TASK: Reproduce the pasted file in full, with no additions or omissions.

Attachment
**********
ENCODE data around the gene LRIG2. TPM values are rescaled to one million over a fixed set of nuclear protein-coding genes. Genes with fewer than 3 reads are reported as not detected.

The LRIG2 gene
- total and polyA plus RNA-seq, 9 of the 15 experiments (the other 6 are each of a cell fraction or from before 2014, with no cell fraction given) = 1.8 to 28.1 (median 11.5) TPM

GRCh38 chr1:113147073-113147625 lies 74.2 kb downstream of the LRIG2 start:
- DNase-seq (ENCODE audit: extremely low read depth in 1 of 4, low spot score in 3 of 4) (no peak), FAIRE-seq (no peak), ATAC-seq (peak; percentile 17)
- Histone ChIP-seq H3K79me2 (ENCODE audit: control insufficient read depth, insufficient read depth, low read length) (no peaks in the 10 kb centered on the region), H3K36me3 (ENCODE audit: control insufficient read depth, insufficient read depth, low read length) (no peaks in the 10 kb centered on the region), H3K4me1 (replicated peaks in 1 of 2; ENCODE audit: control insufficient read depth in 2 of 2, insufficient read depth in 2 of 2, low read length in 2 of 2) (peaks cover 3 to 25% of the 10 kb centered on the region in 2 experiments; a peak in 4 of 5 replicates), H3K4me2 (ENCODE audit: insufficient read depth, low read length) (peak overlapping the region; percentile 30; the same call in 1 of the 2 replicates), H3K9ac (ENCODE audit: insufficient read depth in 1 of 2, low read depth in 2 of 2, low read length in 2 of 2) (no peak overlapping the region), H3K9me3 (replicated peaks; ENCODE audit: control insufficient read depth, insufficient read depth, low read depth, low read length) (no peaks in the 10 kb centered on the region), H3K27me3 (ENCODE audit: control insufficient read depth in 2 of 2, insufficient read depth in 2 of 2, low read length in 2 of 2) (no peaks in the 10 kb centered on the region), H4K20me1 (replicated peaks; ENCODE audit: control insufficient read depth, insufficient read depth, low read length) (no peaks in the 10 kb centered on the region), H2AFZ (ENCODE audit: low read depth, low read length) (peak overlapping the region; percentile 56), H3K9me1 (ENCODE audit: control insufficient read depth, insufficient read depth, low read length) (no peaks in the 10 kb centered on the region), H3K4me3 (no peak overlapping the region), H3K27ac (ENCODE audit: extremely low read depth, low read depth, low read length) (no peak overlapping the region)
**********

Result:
ENCODE data around the gene LRIG2. TPM values are rescaled to one million over a fixed set of nuclear protein-coding genes. Genes with fewer than 3 reads are reported as not detected.

The LRIG2 gene
- total and polyA plus RNA-seq, 9 of the 15 experiments (the other 6 are each of a cell fraction or from before 2014, with no cell fraction given) = 1.8 to 28.1 (median 11.5) TPM

GRCh38 chr1:113147073-113147625 lies 74.2 kb downstream of the LRIG2 start:
- DNase-seq (ENCODE audit: extremely low read depth in 1 of 4, low spot score in 3 of 4) (no peak), FAIRE-seq (no peak), ATAC-seq (peak; percentile 17)
- Histone ChIP-seq H3K79me2 (ENCODE audit: control insufficient read depth, insufficient read depth, low read length) (no peaks in the 10 kb centered on the region), H3K36me3 (ENCODE audit: control insufficient read depth, insufficient read depth, low read length) (no peaks in the 10 kb centered on the region), H3K4me1 (replicated peaks in 1 of 2; ENCODE audit: control insufficient read depth in 2 of 2, insufficient read depth in 2 of 2, low read length in 2 of 2) (peaks cover 3 to 25% of the 10 kb centered on the region in 2 experiments; a peak in 4 of 5 replicates), H3K4me2 (ENCODE audit: insufficient read depth, low read length) (peak overlapping the region; percentile 30; the same call in 1 of the 2 replicates), H3K9ac (ENCODE audit: insufficient read depth in 1 of 2, low read depth in 2 of 2, low read length in 2 of 2) (no peak overlapping the region), H3K9me3 (replicated peaks; ENCODE audit: control insufficient read depth, insufficient read depth, low read depth, low read length) (no peaks in the 10 kb centered on the region), H3K27me3 (ENCODE audit: control insufficient read depth in 2 of 2, insufficient read depth in 2 of 2, low read length in 2 of 2) (no peaks in the 10 kb centered on the region), H4K20me1 (replicated peaks; ENCODE audit: control insufficient read depth, insufficient read depth, low read length) (no peaks in the 10 kb centered on the region), H2AFZ (ENCODE audit: low read depth, low read length) (peak overlapping the region; percentile 56), H3K9me1 (ENCODE audit: control insufficient read depth, insufficient read depth, low read length) (no peaks in the 10 kb centered on the region), H3K4me3 (no peak overlapping the region), H3K27ac (ENCODE audit: extremely low read depth, low read depth, low read length) (no peak overlapping the region)